“Dream Girls”, a 2006 American musical drama film, features a cast of talented and inimitable musicians such as Beyonce Knowles, Jeniffer Hudson and Anika Noni Rose.
US$1 000 weaves
For all her accomplishments, Elizabeth feels she hasn’t achieved her goals yet. She intends to expand her salons —trading under the name Caliz B Hair and Beauty Salon — across the globe, but most particularly in Zimbabwe, leveraging on the experience she has gained over the years in the United States.
“The secret of being a good hair stylist starts with good customer service and a passion for the trade. If you have a passion with cosmetology, you have to take it as a profession, not as a hobby.
“Customer satisfaction should be the main goal and with this, the sky is the limit . . . Yes, it is very expensive to get hair styled in the Diaspora. But again, people are very much into their looks and they will pay whatever.
“For example, a weave sew-in could range from US$250 to US$1 000, single braids from US$200 to US$550 or more, depending on the length and type, and people still pay.”
Business and family
The life of female entrepreneurs generally tends to be quite demanding and taxing relative to that of male businesspersons. There are obviously more societal expectations and responsibilities, especially related to the welfare of households.
“Thankfully in the United States salons do not open on Sundays and Mondays, so I take those days to catch up with my life outside of work. I have only one daughter who is 23-years-old and in university; she is equally busy as she works too, but we make sure we create time within our busy schedules to sit and talk and discuss how school and life is going.
“My husband is very supportive of my work and how hectic it can be at times. I spend time after work everyday to catch up with him on his day and work. Some of our favourite hobbies are fishing, watching movies or American football game as we are both football fans.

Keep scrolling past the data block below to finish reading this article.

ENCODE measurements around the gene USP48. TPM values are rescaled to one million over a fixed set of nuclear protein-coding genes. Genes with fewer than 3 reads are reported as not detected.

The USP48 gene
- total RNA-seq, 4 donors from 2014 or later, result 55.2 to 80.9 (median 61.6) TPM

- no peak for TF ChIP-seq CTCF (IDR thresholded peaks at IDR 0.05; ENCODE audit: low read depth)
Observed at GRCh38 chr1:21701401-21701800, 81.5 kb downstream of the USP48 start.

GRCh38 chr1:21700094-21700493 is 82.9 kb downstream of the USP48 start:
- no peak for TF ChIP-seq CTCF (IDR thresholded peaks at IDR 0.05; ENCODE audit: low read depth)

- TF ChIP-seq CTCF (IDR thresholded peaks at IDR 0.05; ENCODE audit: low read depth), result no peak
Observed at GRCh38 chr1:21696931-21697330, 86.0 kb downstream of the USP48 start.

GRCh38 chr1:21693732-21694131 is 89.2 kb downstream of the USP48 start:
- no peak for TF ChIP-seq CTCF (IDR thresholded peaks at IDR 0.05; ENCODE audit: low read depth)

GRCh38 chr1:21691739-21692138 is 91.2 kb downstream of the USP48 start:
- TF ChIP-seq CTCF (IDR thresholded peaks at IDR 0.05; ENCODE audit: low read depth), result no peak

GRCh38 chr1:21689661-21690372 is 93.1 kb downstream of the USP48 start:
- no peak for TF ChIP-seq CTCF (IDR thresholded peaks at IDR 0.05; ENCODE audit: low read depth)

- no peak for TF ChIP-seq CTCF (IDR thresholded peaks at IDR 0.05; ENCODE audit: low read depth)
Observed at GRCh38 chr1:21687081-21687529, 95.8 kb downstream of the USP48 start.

“So, overall, my husband and daughter are the source of my strength, comfort and encouragement, be it in my work or life in general,” she added.
She is a firm proponent of Zimbabwean stylists and entrepreneurs following their dreams no matter what.
“Do not stop dreaming, and do not stop aspiring to be the very best in all you do. For entrepreneurs and those aspiring to be one, remember, it is not easy to own and run a business, but it is achievable. You have to treat your employees with dignity, compassion, care and respect.
“Also, keep in mind that the customers are what makes and builds a business, so respect them and their opinions. Remember to stay humble always as it will lead you far in life.
“Lastly, I would like to encourage parents not to take their children’s talents and gifts lightly. Let us encourage our children to prioritise education, and also learn a trade along the way, because you never know what will be their key to success!”
Elizabeth Kanyasa Buard, who owns Caliz B Hair and Beauty Salon, has been in the hair business for 20 years. She is fully licenced in Texas and California in the US, and recently won the inaugural Female Entrepreneur of the Year Award at the Zimbabwe-USA Achievers Award on November 19, 2016